A lawsuit filed Thursday in federal court in Trenton is hoping to shoot down New Jersey’s general prohibition on stun guns and Tasers, which the plaintiffs argue is unconstitutional.
Resident Mark Cheeseman sued the state after Taser International, citing N.J. law, refused to ship a stun gun to his home.
“If you want to defend yourself in your home, you’re basically left with a bat or a gun. You can’t use a Taser,” said attorney Stephen Stamboulieh, who is representing Cheeseman and the New Jersey Second Amendment Society in court.
“Some people might want to use a Taser instead of having to kill somebody or shoot someone.”
In March the U.S. Supreme Court ruled against a stun gun ban in Massachusetts, saying the reasoning behind the law was flawed.
That ruling has spawned other lawsuits to overturn stun gun bans across the country, including one filed earlier this month in the District of Columbia.
The New Jersey Attorney General’s office said it does not comment on pending cases.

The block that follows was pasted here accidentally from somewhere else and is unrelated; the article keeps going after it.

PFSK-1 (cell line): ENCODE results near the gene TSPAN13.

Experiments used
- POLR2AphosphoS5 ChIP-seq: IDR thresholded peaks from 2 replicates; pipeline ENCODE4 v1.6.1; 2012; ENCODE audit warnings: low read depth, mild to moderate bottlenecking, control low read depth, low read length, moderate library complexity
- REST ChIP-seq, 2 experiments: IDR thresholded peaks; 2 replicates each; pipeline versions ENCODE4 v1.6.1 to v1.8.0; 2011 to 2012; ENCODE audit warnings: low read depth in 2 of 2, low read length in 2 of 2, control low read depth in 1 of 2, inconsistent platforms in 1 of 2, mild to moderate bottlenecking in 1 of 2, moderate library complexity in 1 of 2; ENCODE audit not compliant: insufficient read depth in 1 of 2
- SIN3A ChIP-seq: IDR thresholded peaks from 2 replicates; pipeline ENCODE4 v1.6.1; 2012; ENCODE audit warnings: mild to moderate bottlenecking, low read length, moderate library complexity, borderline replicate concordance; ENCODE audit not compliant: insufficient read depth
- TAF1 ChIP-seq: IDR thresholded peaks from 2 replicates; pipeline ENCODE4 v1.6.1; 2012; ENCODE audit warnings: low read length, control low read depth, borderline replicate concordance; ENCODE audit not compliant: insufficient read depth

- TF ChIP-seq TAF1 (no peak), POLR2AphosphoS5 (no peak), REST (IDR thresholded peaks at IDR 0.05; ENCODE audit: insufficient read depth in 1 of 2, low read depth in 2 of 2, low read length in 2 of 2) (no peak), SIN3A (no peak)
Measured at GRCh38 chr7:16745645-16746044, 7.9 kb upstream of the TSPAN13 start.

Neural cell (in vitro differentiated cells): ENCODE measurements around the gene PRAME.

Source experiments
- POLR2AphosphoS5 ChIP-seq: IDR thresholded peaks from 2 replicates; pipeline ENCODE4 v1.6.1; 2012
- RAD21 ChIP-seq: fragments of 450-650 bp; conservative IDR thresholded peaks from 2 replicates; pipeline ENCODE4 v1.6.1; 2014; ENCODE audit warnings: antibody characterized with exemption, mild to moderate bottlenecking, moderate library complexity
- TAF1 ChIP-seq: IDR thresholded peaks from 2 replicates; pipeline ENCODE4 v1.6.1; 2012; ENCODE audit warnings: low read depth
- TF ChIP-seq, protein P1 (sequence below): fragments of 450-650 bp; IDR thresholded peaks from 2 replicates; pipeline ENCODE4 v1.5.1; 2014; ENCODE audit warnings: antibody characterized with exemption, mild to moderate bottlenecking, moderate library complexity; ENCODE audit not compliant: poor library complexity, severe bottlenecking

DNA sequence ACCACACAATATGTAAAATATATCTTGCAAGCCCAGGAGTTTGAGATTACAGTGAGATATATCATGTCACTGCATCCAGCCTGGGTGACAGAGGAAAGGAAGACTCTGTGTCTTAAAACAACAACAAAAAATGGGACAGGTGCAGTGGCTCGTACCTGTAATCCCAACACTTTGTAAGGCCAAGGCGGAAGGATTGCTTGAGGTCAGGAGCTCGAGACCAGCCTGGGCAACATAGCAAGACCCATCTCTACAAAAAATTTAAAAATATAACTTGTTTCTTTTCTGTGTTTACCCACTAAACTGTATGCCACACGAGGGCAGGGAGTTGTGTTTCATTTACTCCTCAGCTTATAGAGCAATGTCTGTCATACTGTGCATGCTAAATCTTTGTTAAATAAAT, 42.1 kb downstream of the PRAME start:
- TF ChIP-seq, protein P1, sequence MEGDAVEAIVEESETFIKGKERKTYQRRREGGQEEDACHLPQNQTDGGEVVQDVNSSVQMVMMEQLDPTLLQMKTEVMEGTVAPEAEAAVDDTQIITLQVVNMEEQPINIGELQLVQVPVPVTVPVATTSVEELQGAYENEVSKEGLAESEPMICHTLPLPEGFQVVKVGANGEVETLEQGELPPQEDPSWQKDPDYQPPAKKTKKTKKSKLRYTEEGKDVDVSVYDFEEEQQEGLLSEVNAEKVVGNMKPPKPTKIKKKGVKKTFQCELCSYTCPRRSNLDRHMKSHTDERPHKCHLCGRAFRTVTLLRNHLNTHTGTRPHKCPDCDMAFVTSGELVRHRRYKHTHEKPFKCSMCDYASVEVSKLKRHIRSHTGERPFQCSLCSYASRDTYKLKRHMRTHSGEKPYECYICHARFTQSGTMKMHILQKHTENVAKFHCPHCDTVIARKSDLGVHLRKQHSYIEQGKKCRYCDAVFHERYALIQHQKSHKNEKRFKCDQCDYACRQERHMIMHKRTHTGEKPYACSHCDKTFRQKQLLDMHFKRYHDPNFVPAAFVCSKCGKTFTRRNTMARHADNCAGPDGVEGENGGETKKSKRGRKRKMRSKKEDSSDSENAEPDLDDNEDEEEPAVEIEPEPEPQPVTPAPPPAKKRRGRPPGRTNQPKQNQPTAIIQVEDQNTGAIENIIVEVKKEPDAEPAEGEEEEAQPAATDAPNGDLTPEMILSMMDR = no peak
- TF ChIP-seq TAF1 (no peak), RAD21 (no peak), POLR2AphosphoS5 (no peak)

While it may seem intuitive to allow citizens to carry generally non-lethal stun guns for self-defense, University of Pennsylvania law professor Paul Robinson said there is an argument to be made against them.
“People worry that citizens will use [stun guns or Tasers] too easily and that people, if they had firearms that were more deadly, would be hesitant to use them,” he said.
Robinson said stun guns can also cause unintended injuries — say if you were to be stunned and then fell down — but he agrees that they are one of the better non-lethal options for self-defense.
Earlier this year, former N.J. Acting Attorney General John Hoffman relaxed the rules on stun gun use by police officers, in an effort to how often they use deadly force.